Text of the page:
When you listen to a podcast and it sparks something in your soul...Chuck Poole is a podcaster who asks "Are you a Blockbuster teacher in a Netflix world?" After listening to his podcast, I could not let the analogy go. It was the perfect description of the two main categories many of us fall into.
Let me explain. Blockbuster was once the go-to place for personal, home entertainment. They were everywhere, respected, and successful. One day, a small startup came to them to pitch an idea for a new way to approach entertainment. Blockbuster wasn't interested because they were already successful. Poole states that just because something isn't broken, it doesn't mean you can't go ahead and make improvements. I truly believe the same can be said for teachers.
Poole outlines Netflix's three basic characteristics of success and compares them with those of a successful teacher. I have summarized below.
Netflix is very adaptable. As the need for new options arises, Netflix changes to meet those needs. Teachers are the same. Some teach more than 30 unique individuals at a time. As we strive to create authentic learning experiences for ALL learners, we must be able to not only change our pace or approach but also our mindsets. The tasks, presentations, and methodology from 10 years ago, do not always work with today's students.
This is where your technology tools come into play. Using Google Classroom, interactive playlists and other tools allow you to duplicate yourself in the classroom. Screencast lessons and teacher created video tutorials can be used in conjunction with best practices to allow teachers to remediate and/or enrich learners.
Like Netflix was willing to take a risk and leave the comfort of a brick and mortar rental business, you must be willing to take a risk from the "old" way of teaching. Worksheets, PowerPoint presentations, and trifold posters were all great tools. That's how I learned. However, we live in a time where the majority of our students have their own devices, idolize YouTubers, and have never had to rush home on a Thursday night so they wouldn't miss their favorite show. We've got to step out of the comfort zone to that place where the magic happens.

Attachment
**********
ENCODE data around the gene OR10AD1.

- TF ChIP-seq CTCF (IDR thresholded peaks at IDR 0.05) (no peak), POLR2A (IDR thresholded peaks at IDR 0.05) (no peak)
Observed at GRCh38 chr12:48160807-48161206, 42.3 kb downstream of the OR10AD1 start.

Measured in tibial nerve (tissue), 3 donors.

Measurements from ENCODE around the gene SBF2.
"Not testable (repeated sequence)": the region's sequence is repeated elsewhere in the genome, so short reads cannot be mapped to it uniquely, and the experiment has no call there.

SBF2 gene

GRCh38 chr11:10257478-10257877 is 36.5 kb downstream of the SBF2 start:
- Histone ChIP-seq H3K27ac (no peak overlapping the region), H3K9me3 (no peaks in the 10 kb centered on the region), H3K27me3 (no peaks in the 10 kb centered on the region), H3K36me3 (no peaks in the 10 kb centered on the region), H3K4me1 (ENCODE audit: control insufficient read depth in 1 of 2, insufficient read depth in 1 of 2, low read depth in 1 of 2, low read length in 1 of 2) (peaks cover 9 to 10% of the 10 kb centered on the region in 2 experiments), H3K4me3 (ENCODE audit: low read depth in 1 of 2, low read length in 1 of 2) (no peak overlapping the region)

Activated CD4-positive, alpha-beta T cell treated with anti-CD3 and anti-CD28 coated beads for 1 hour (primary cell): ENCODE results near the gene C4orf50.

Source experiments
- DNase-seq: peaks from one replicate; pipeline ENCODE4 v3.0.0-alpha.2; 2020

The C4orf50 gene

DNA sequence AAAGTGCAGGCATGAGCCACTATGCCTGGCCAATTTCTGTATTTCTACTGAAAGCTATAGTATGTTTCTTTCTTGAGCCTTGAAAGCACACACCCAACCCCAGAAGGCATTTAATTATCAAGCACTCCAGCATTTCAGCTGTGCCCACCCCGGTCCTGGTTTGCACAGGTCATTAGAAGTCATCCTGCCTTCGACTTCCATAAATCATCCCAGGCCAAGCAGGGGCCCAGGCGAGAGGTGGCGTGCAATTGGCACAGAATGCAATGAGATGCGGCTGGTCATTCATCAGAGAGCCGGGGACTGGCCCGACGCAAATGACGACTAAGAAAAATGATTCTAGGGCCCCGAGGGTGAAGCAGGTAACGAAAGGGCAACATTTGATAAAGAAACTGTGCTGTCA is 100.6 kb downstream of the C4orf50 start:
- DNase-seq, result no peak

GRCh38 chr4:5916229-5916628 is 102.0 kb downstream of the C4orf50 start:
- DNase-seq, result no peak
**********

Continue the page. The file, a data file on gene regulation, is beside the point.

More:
Some teachers are afraid of technology as it is a new and sometimes scary resource. However, transparency, trial and error, and support from your iTeach coach can combat this problem. Also, try to integrate in small doses. Dedicate a week to using Google Classroom with fidelity. The next week, add in a Google Forms quiz. Before you know it, the technology will be the tool it was meant to be. Remember, a laptop can never replace a great teacher, but it can save a lot of time and make a great teacher even more efficient.
One thing Netflix definitely had was a vision. They were able to anticipate the future and make plans to meet the driving need. We are preparing children for jobs that do not even exist yet. Think about that. Think about how amazing and scary that is at the same time. I currently have a career that didn't even exist when I was in high school, but now I'm constantly trying to explain to curious teachers how they can have an amazing opportunity like mine. Educators love their content, and it is important. That's what they pay us the big bucks to teach. But we also have to teach our students the process of learning and achieving competency. True, a student might not ever balance a chemical equation in adulthood, but the skills required to solve a difficult problem is the foundation for being a productive citizen.
As we anticipate the changes in our world and the global economy, we must always remember the 4Cs--collaboration, communication, creativity, and critical thinking. Technology seamlessly promotes all 4. Google's G-Suite, Nearpod, Flipgrid, screencasts, blogs...those are just a few tools that a visionary teacher can use.
The path to Netflix and...Achieving (Shameless Plug ALERT!)
So you say you want to try the Netflix world of teaching? As your instructional technology coach, I'm here to help you integrate technology in a way that makes you more adaptable while taking your risk-taker and visionary spirit into consideration. Please let me know when you'd like for me to come to your classroom to offer support. Remember, I'm available to you for co-planning, modeling, and/or co-teaching.
We're often told that we must differentiate for our students. We are told that we have to make lessons relevant to their experiences and needs. We must meet them where they are. But do we offer those same accommodations to our teachers? The other day I had an agenda planned out for a meeting with a group of dedicated educators. However, one of the teachers was having a rough day and needed some encouragement. Instead of going on with the planned agenda, the four of us brainstormed ideas that could help with her issue. It was funny because each of them apologized several times for going off topic, but I assured them that the topic at hand was way more important than what I had planned, and it was. I'm not writing this as a pat on my back, but as a warning that we must listen to our teachers. We must differentiate and give them what they need as well. Educators are so involved making sure that we stay within the scope and sequence, that content is covered by a certain time, that the kids are ok... but how often do we really and truly take a moment to make sure that the adults in the building are ok as well. I once saw a phrase that said "If you don't feed the teachers, they will eat the students." If we don't work to meet the emotional and academic needs of our educators, they are unable to meet the same needs in our students. Ok. Stepping off of my soapbox now.